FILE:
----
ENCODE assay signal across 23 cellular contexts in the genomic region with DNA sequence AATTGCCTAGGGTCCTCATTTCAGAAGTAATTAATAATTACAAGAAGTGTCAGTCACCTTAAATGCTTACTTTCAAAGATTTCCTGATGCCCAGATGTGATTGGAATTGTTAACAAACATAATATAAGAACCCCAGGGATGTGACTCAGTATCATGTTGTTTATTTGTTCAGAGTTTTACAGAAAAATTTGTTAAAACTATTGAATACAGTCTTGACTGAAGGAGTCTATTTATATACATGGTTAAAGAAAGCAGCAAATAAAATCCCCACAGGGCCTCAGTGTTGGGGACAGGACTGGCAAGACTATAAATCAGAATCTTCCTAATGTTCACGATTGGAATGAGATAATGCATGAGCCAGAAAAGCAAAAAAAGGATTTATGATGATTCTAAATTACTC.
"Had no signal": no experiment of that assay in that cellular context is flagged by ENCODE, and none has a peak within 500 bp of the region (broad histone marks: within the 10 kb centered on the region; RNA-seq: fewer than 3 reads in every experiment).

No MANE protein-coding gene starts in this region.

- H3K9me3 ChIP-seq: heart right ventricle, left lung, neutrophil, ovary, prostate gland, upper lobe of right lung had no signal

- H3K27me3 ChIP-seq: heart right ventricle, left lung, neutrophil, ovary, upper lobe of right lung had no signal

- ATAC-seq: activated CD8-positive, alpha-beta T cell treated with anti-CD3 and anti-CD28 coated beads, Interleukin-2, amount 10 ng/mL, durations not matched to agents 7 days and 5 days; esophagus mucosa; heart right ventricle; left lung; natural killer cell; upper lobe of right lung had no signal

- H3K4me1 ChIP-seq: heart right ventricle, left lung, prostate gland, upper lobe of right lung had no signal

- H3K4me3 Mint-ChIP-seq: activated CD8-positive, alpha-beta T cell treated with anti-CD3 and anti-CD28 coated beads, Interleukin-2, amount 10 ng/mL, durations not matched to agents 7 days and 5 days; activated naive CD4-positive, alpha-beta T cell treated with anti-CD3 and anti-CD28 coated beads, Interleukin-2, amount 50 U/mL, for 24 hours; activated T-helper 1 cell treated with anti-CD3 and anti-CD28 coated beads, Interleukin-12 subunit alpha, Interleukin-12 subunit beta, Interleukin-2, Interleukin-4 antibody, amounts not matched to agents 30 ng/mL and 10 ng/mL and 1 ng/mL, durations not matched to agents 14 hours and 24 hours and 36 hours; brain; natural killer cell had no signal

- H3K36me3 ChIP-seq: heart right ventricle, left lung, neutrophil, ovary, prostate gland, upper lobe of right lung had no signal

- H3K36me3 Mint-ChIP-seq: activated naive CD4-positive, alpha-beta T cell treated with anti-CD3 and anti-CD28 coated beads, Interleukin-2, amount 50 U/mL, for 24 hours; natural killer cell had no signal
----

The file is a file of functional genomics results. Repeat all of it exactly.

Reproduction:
ENCODE assay signal across 23 cellular contexts in the genomic region with DNA sequence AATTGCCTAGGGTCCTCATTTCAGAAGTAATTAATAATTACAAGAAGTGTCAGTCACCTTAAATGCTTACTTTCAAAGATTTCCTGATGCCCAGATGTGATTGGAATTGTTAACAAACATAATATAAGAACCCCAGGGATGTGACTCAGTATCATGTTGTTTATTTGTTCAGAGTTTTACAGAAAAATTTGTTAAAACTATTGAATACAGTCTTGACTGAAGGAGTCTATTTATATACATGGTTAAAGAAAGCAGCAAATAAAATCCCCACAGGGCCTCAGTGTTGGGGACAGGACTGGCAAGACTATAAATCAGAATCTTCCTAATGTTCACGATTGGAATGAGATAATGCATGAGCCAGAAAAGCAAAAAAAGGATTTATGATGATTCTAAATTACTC.
"Had no signal": no experiment of that assay in that cellular context is flagged by ENCODE, and none has a peak within 500 bp of the region (broad histone marks: within the 10 kb centered on the region; RNA-seq: fewer than 3 reads in every experiment).

No MANE protein-coding gene starts in this region.

- H3K9me3 ChIP-seq: heart right ventricle, left lung, neutrophil, ovary, prostate gland, upper lobe of right lung had no signal

- H3K27me3 ChIP-seq: heart right ventricle, left lung, neutrophil, ovary, upper lobe of right lung had no signal

- ATAC-seq: activated CD8-positive, alpha-beta T cell treated with anti-CD3 and anti-CD28 coated beads, Interleukin-2, amount 10 ng/mL, durations not matched to agents 7 days and 5 days; esophagus mucosa; heart right ventricle; left lung; natural killer cell; upper lobe of right lung had no signal

- H3K4me1 ChIP-seq: heart right ventricle, left lung, prostate gland, upper lobe of right lung had no signal

- H3K4me3 Mint-ChIP-seq: activated CD8-positive, alpha-beta T cell treated with anti-CD3 and anti-CD28 coated beads, Interleukin-2, amount 10 ng/mL, durations not matched to agents 7 days and 5 days; activated naive CD4-positive, alpha-beta T cell treated with anti-CD3 and anti-CD28 coated beads, Interleukin-2, amount 50 U/mL, for 24 hours; activated T-helper 1 cell treated with anti-CD3 and anti-CD28 coated beads, Interleukin-12 subunit alpha, Interleukin-12 subunit beta, Interleukin-2, Interleukin-4 antibody, amounts not matched to agents 30 ng/mL and 10 ng/mL and 1 ng/mL, durations not matched to agents 14 hours and 24 hours and 36 hours; brain; natural killer cell had no signal

- H3K36me3 ChIP-seq: heart right ventricle, left lung, neutrophil, ovary, prostate gland, upper lobe of right lung had no signal

- H3K36me3 Mint-ChIP-seq: activated naive CD4-positive, alpha-beta T cell treated with anti-CD3 and anti-CD28 coated beads, Interleukin-2, amount 50 U/mL, for 24 hours; natural killer cell had no signal